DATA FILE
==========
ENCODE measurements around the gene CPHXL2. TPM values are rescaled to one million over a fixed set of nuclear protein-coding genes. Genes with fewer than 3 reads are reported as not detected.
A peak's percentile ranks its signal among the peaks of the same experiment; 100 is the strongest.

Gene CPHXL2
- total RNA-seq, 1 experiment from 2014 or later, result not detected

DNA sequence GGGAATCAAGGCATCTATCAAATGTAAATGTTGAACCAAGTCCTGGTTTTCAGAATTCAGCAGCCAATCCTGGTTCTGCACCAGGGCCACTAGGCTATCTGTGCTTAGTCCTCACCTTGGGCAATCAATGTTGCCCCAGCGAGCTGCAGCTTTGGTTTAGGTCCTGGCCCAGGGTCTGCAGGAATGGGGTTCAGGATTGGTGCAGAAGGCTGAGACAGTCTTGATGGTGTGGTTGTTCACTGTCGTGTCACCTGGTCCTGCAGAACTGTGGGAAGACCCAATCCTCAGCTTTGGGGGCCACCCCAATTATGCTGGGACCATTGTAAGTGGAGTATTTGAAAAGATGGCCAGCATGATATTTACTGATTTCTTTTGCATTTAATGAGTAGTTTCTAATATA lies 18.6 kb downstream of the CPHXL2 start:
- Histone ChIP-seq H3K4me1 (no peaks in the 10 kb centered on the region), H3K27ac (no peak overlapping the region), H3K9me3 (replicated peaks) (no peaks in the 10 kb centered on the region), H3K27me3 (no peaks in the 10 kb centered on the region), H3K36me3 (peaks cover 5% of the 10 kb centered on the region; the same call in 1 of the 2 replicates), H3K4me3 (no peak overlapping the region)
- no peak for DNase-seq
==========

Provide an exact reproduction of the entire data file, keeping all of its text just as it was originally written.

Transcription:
ENCODE measurements around the gene CPHXL2. TPM values are rescaled to one million over a fixed set of nuclear protein-coding genes. Genes with fewer than 3 reads are reported as not detected.
A peak's percentile ranks its signal among the peaks of the same experiment; 100 is the strongest.

Gene CPHXL2
- total RNA-seq, 1 experiment from 2014 or later, result not detected

DNA sequence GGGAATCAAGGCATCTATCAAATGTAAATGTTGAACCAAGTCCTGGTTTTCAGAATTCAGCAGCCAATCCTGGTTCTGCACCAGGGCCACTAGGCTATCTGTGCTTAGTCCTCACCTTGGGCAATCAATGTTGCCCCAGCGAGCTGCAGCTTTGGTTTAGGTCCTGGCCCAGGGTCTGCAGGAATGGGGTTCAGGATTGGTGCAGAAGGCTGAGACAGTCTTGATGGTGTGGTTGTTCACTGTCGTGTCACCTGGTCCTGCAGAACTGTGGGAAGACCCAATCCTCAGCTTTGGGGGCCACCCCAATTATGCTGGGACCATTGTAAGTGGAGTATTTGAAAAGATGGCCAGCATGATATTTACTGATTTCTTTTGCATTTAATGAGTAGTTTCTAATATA lies 18.6 kb downstream of the CPHXL2 start:
- Histone ChIP-seq H3K4me1 (no peaks in the 10 kb centered on the region), H3K27ac (no peak overlapping the region), H3K9me3 (replicated peaks) (no peaks in the 10 kb centered on the region), H3K27me3 (no peaks in the 10 kb centered on the region), H3K36me3 (peaks cover 5% of the 10 kb centered on the region; the same call in 1 of the 2 replicates), H3K4me3 (no peak overlapping the region)
- no peak for DNase-seq